November brings the start of two major seasons for Minnesotans. While winter is now here to stay for several months, with the ice, snow and colder weather, it’s also the start of another season — deer hunting. Over Veterans Day weekend, Gov. Tim Walz kicked it off with the Governor’s Deer Opener in Fergus Falls, and over the next few weeks over half a million Minnesotans will get out there and take aim.

Hunting is one of the biggest ways Minnesotans take part in outdoor recreation and is a vital industry for our entire state. From first timers to seasoned sportsmen and women, hunting is a core tradition for thousands of people, and not only an economic driver for our state but an important opportunity for loved ones to create lasting memories.

That’s why it’s essential that we tackle a critical challenge facing Minnesota. Chronic wasting disease (CWD) is a major concern for Minnesota’s deer hunters and sporting community and has been found in deer in several parts of the state. While it is relatively rare, its presence threatens to grow which would devastate the deer population in our state and affect the lives of thousands of hunters.

Chronic wasting disease in Minnesota’s deer is a crisis that deserves urgent state action and attention. As a member of the Senate Environment and Natural Resources Finance Committee, I have been directly involved with my colleagues in taking action that will prevent its spread and have been working hand in hand with the Department of Natural Resources to craft a state response.

With CWD, detection is key to identifying where vulnerable deer populations are and where to focus our resources and attention. There are three areas of the state where most CWD-infected deer have been found; in the southeastern corner of the state, the west-central area just west of the metro, and the north-central Brainerd area. For people hunting in those identified areas, they should keep an eye out for deer exhibiting symptoms of the disease and need to follow the requirements for testing deer for CWD.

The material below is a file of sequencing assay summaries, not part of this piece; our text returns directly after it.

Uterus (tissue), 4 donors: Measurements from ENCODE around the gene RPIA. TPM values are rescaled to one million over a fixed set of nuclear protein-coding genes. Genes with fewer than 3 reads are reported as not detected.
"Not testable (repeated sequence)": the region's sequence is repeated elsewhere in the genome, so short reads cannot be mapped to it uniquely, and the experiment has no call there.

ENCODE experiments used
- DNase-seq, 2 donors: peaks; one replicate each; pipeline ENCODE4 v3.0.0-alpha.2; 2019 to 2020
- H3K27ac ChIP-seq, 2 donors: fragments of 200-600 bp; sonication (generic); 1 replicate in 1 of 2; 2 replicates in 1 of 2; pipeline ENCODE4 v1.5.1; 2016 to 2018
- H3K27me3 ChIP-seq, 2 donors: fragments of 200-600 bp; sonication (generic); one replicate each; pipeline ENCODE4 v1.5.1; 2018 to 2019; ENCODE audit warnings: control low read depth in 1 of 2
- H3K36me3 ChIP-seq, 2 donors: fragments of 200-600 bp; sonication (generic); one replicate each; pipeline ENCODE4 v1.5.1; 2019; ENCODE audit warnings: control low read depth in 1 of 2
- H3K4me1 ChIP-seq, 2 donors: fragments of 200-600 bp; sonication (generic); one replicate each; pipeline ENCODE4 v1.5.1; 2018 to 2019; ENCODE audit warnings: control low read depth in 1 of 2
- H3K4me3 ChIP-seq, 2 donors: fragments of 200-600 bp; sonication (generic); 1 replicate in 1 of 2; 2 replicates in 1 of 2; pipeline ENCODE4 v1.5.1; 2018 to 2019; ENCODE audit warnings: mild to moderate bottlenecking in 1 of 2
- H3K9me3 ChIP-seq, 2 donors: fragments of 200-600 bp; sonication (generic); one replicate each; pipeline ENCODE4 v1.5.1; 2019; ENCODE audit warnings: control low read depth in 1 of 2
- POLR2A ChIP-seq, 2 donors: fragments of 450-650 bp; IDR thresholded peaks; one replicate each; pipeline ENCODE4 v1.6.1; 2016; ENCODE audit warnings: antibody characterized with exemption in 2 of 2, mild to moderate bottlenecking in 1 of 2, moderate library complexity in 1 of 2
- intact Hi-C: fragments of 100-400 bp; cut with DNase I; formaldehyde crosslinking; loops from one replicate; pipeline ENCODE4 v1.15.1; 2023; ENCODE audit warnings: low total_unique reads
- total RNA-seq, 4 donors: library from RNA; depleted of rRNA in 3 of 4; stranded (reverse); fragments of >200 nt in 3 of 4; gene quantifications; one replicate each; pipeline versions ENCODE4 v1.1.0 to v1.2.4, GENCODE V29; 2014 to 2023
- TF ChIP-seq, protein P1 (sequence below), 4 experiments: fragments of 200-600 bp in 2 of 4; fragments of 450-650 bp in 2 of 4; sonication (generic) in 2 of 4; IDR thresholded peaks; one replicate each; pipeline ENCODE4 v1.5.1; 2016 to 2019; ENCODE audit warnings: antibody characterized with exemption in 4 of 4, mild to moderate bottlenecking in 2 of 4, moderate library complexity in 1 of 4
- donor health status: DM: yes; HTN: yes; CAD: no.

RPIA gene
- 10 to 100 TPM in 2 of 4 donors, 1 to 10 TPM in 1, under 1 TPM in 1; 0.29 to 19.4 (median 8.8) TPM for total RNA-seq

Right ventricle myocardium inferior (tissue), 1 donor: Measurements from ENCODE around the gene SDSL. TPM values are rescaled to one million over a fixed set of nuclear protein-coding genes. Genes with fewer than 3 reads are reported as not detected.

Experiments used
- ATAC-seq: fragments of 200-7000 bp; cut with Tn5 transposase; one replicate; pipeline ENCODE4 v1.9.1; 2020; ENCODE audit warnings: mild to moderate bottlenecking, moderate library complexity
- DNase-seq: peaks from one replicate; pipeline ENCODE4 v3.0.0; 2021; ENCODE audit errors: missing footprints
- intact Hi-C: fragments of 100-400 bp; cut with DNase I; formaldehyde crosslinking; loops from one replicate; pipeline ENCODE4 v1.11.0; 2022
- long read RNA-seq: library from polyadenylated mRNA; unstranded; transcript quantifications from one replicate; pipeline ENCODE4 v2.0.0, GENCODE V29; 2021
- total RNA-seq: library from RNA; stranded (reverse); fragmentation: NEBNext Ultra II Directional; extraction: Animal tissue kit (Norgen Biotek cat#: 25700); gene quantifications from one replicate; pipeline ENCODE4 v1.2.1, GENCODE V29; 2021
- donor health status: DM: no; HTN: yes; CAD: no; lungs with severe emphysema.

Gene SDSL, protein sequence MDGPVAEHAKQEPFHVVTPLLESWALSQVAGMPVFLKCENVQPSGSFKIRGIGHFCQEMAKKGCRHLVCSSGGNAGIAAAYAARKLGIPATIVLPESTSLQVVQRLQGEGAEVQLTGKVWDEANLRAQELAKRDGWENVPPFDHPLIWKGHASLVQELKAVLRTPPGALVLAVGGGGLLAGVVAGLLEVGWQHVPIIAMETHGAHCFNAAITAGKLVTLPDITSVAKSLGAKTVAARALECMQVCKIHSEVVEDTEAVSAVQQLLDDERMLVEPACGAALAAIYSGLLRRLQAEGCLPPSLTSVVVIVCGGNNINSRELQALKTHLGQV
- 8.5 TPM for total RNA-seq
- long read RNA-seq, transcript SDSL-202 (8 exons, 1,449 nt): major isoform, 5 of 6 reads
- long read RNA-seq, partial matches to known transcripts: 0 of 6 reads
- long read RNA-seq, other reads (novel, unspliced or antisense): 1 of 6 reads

One of the keys to preventing the spread of CWD is the proper disposal of dead deer. I carried legislation this year to create an “adopt a dumpster” for disposal of deer carcasses in areas where CWD has been detected. It also required that guidelines be adopted for handling deer in the field and transporting and disposing of deer carcasses. I was proud to have the support of the Minnesota Deer Hunters Association in getting this legislation enacted.

It’s essential that we do everything we can to stop CWD from becoming rampant. There’s much more information about testing sites, the latest news on where deer with CWD have been found, and updates about the state’s response available here:

I encourage my constituents to reach out to me or to speak to me on any issue. Don't hesitate to call my office at 651-297-8060 with any questions or concerns.